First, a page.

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TAX ALERT: YOUR SOCIAL SECURITY BENEFITS ARE SUBJECT TO FEDERAL INCOME TAX

TAX ALERT: YOUR SOCIAL SECURITY BENEFITS ARE SUBJECT TO FEDERAL INCOME TAX

TAX ALERT: YOUR SOCIAL SECURITY BENEFITS ARE SUBJECT TO FEDERAL INCOME TAX

If you are retired or looking forward to retirement, you are probably going to receive Social Security benefits. Many people are surprised to find out that your benefits are actually taxable. Some people will pay taxes on Social Security and others will not. It all depends on your total income, including your Social Security benefits.

Since April 15 is almost upon us, here is a breakdown of how you might be taxed on your benefits:

First, the good news: If your entire income is made up of your Social Security benefits, you will most likely not have to pay taxes on your benefits. In fact, you may not even need to file a Federal income tax return. Consult your financial advisor to determine if you need to file.

However, if you have additional income, these are the guidelines:

For single filers, the first $25,000 isn’t taxed. For combined income (Social Security plus other income) between $25,000 and $34,000, up to 50 percent of Social Security benefits may be subject to ordinary income taxes. For income above $34,000, up to 85 percent of benefits may be taxed.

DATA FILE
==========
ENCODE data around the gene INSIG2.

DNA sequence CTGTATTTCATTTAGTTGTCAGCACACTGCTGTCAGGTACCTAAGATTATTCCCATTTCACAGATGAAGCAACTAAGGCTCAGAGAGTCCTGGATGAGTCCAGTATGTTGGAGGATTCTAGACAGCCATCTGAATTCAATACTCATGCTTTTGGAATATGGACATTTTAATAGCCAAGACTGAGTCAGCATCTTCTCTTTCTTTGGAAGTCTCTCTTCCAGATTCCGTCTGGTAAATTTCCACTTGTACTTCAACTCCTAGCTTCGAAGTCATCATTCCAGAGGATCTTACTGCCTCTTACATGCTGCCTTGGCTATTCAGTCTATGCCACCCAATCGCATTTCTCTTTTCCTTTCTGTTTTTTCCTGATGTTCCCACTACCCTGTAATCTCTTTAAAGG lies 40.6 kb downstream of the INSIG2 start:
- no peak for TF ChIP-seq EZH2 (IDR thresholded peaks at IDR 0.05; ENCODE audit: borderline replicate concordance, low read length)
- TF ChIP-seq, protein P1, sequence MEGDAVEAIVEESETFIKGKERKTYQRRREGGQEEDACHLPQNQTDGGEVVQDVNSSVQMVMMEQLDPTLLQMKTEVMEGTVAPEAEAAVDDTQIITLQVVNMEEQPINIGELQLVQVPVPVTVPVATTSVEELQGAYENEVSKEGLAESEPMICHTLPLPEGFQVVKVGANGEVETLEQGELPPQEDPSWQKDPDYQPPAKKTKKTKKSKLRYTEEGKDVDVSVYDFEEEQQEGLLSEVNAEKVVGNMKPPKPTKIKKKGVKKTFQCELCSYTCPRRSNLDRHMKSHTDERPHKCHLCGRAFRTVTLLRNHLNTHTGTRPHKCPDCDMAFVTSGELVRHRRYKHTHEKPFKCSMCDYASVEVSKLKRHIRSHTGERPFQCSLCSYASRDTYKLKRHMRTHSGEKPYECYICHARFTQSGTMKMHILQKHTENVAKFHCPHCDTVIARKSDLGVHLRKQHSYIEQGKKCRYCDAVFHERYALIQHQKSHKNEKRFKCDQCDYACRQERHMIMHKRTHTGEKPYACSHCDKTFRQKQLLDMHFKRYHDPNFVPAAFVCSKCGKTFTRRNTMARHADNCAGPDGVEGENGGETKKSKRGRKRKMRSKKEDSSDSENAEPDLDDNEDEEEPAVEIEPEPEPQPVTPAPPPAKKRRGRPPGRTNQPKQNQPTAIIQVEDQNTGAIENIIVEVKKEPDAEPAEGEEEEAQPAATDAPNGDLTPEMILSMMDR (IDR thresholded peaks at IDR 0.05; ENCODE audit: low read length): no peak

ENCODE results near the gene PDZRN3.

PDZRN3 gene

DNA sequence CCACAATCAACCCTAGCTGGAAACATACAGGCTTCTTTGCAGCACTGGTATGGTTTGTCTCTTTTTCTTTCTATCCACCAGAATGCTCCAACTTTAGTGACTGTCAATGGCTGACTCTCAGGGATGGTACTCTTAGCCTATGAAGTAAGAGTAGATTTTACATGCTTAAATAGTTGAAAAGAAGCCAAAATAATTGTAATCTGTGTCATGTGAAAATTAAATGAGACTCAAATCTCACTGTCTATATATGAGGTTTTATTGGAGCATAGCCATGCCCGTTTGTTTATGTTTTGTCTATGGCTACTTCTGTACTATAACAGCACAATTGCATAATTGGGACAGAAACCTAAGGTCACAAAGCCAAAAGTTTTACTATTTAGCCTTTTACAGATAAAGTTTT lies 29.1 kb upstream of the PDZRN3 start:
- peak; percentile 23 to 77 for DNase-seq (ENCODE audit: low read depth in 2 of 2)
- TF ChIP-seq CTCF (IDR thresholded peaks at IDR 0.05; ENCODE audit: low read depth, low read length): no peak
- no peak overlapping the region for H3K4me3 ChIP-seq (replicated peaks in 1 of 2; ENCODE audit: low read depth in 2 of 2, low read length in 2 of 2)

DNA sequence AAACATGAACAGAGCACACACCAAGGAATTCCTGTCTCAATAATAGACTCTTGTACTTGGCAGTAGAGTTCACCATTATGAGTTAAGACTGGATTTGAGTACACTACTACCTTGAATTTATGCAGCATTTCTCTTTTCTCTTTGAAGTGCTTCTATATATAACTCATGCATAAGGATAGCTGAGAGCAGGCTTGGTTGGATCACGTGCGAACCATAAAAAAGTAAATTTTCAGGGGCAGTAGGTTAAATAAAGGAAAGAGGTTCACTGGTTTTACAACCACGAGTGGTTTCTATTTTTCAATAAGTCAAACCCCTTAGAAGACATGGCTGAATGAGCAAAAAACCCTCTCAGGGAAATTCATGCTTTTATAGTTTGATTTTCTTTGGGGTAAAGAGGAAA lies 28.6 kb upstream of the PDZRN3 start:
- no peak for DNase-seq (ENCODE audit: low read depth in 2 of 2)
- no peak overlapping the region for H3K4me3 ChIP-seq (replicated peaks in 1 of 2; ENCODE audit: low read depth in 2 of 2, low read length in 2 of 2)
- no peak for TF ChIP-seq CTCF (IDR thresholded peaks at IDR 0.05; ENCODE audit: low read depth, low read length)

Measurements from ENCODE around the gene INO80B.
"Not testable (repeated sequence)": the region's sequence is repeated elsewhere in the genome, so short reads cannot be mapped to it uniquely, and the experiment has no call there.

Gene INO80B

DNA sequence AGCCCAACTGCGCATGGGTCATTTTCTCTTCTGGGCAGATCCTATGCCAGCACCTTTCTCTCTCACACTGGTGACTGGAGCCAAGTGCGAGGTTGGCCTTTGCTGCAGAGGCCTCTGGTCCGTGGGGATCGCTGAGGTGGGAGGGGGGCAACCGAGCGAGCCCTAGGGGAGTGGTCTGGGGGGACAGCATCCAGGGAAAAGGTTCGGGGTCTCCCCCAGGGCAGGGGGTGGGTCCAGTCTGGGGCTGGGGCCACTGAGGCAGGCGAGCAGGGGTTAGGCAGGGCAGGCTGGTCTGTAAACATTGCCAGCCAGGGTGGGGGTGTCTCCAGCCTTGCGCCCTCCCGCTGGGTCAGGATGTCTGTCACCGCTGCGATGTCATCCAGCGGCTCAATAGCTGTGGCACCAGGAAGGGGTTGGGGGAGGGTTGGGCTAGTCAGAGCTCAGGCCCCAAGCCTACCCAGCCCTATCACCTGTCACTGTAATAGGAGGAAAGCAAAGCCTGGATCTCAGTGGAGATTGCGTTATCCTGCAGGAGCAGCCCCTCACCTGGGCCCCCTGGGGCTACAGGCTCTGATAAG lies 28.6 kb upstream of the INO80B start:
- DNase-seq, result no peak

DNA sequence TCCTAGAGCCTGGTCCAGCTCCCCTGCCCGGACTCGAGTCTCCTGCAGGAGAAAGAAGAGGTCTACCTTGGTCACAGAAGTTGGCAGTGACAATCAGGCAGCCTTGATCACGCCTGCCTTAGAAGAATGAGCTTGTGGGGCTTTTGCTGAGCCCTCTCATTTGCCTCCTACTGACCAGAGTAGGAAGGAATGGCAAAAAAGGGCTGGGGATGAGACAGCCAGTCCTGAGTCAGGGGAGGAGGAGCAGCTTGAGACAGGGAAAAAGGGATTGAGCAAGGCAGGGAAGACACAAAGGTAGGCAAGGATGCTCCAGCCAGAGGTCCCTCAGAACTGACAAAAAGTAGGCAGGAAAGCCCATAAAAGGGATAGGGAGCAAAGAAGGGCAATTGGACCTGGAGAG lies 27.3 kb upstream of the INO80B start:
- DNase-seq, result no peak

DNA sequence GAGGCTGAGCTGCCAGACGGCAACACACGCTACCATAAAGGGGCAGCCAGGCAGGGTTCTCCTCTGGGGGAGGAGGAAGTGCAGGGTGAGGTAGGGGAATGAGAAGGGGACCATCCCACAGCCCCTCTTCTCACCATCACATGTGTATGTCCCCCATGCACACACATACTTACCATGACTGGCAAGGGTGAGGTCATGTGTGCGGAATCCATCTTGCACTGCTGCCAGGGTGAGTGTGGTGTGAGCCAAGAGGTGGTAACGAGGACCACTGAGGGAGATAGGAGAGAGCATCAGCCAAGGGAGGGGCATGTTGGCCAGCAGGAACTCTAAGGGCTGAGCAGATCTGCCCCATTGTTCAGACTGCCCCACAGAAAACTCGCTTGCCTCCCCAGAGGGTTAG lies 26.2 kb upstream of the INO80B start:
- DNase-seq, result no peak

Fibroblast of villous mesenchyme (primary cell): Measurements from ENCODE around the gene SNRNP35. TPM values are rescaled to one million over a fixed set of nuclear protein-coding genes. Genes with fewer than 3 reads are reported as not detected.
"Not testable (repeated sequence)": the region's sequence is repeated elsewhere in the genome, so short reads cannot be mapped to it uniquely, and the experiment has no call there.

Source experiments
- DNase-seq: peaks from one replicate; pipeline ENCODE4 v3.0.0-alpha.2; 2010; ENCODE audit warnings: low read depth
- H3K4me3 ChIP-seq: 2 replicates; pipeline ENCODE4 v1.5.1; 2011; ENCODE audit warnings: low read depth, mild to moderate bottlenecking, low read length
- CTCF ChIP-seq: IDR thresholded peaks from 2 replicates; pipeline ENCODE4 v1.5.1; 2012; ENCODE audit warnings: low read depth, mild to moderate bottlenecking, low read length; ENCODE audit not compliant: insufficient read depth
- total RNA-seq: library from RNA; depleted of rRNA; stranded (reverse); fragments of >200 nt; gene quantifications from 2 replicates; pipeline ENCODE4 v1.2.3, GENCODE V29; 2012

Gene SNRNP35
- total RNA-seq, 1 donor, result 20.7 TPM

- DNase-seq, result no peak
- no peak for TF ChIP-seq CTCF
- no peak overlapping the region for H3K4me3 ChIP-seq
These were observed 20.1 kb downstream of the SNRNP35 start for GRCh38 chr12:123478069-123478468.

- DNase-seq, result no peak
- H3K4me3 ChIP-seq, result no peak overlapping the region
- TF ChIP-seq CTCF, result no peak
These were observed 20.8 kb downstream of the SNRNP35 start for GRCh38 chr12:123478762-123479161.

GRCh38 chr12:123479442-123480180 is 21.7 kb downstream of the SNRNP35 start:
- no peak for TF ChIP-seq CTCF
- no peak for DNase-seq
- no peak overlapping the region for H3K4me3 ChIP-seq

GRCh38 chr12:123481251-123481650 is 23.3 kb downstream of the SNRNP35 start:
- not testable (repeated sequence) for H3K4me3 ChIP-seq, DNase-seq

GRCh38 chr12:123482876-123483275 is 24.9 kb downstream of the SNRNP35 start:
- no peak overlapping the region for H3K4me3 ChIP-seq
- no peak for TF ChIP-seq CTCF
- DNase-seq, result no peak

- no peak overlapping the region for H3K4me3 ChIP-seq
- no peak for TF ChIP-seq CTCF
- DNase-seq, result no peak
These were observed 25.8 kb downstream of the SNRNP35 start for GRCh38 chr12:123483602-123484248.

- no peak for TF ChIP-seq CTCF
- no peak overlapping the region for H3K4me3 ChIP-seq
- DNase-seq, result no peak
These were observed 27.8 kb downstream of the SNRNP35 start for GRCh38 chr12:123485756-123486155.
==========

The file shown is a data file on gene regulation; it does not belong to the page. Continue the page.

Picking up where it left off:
Note: Here is how the IRS defines combined income: This includes one half of your Social Security benefits plus all of your other income (salary, wages, dividends, interest, retirement account distributions, etc.), and it even includes your tax-exempt interest.

For married filing jointly, the first $32,000 isn’t taxed. For combined income between $32,000 and $44,000, up to 50 percent of Social Security benefits may be taxable. For income above $44,000, up to 85 percent of benefits may be taxed.

These guidelines do not change as the recipient ages. The tax on Social Security benefits is based solely on income.

The IRS provides form W-4V if you would like to have taxes withheld from your Social Security benefits. You are allowed to withhold 7, 10, 12 or 22 percent. Before you decide if or how much to withhold, consult your tax advisor to determine if it is necessary for you to do so. The IRS allows you to change your percentage withheld or to cancel the withholding, also by filling out form W-4V.

The good news for those of us who reside in Louisiana is that our state does not tax Social Security benefits, while some other states do So, Social Security benefits that are taxed on your federal return may be excluded from Louisiana taxable income.

Since an ever-increasing number of Americans continue to work past their full retirement age, the above information is especially important. Many Social Security recipients still believe their benefits are not taxable, but this is a misconception. Be aware you can file quarterly estimated tax returns if you choose to do so.

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